Erica Pensini, PhD, P.Eng

Research Interests

My research interests are at the crossroads between the oil&gas, environmental and chemical engineering sectors. They encompass green process engineering, soil remediation, water treatment, colloid, polymer, emulsion and interface science.


  • ENGG1100 Engineering Design I
  • ENGG2560 Environmental Engineering Systems
  • ENGG6260 Colloids, Interfaces and Emulsions: Concepts and Practical Applications
  • ENGG4240 Site Remediation

Research Projects

Reactive Gels for Soil /Groundwater Remediation

Soil and groundwater contamination is a significant issue in Canada, in which there are over 10,000 contaminated sites (Treasury Board of Canada). The majority of the existing remediation technologies do not allow simultaneously treating and immobilizing the contaminants, thus preventing their migration during the treatment. Our goal is to fill this gap by simultaneously immobilizing and treating subsurface contaminants. We are currently working on the development of reactive polymeric gels with tunable viscosity. The low viscosity of the gel in the clean zones facilitates its transport, while their high viscosity around the contaminated areas impedes contaminant migration. Reactive species embedded in the gel favour the degradation of the immobilized contaminants, allowing their remediation in situ.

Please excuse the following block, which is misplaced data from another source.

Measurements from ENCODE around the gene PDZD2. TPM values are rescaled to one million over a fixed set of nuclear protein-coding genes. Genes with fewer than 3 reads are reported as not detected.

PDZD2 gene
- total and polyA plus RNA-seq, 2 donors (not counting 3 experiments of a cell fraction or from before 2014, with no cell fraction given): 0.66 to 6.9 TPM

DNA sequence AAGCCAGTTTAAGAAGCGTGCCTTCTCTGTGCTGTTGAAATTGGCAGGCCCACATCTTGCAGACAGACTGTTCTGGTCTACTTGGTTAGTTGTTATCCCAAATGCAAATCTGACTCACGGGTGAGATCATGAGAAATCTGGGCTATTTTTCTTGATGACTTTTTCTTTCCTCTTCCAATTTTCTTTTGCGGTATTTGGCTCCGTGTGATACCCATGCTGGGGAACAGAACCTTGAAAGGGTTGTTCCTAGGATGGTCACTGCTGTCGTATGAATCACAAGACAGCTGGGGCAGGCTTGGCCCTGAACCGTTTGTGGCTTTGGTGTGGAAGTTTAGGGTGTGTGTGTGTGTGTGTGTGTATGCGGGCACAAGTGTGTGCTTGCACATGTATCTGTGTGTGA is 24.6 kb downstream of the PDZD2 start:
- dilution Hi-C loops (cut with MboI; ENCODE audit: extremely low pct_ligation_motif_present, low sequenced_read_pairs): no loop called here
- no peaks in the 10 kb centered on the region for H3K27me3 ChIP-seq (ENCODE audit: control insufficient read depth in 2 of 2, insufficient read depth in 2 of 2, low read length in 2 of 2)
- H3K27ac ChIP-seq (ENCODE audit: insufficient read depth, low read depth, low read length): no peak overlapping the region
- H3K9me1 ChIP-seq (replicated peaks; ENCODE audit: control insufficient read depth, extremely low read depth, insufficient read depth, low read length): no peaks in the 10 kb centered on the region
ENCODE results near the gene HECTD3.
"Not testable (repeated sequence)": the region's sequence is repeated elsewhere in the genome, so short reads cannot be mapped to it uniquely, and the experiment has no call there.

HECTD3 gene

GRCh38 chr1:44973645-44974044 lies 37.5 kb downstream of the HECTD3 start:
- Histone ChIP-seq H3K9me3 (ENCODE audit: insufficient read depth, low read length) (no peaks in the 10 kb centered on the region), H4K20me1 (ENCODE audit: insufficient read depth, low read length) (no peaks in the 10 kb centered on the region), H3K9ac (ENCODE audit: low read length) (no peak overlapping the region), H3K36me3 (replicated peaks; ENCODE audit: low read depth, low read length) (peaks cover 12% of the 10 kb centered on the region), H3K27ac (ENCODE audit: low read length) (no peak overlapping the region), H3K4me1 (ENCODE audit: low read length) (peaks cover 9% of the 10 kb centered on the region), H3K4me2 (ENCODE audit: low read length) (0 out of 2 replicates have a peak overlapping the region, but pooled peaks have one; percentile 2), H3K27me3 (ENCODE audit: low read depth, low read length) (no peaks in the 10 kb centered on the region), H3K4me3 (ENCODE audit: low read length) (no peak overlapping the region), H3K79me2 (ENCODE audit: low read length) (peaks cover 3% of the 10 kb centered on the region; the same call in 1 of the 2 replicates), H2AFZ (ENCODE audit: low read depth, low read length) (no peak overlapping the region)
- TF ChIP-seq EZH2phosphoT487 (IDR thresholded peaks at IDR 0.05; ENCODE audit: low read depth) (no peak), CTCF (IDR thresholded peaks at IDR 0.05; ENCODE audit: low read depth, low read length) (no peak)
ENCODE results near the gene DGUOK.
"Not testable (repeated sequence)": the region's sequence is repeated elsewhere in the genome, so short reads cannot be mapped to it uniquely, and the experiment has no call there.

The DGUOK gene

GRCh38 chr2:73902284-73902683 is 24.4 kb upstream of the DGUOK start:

Precision in Soil Remediation: Emulsions and Capsules for the Targeted Delivery of Reactive Species

Many in situ soil remediation technologies rely on adequate delivery of reactive species to the polluted zones and on the fact that the functionality of the reagents remains intact when they migrate in the subsurface. However, reactive species may undergo undesired reactions before the polluted zones are reached, losing their ability to degrade the contaminants. The scope of the project is to emulsify or encapsulate the reactive species to promote their migration in the clean zones and allow them to be released on demand in the contaminated areas.

Phosphorus Removal from Agricultural Runoff Water

Natural sobents are being developed to remove phosphorus from agricultural run-off water collected in ditches, with the goal of mitigating the ingress of nutrients to Lake Erie. Following phosphorus sorption, phosphorus can be recovered from these sorbent materials and applied on the agricultural fields, hence offsetting the costs of the phosphorus removal technology.


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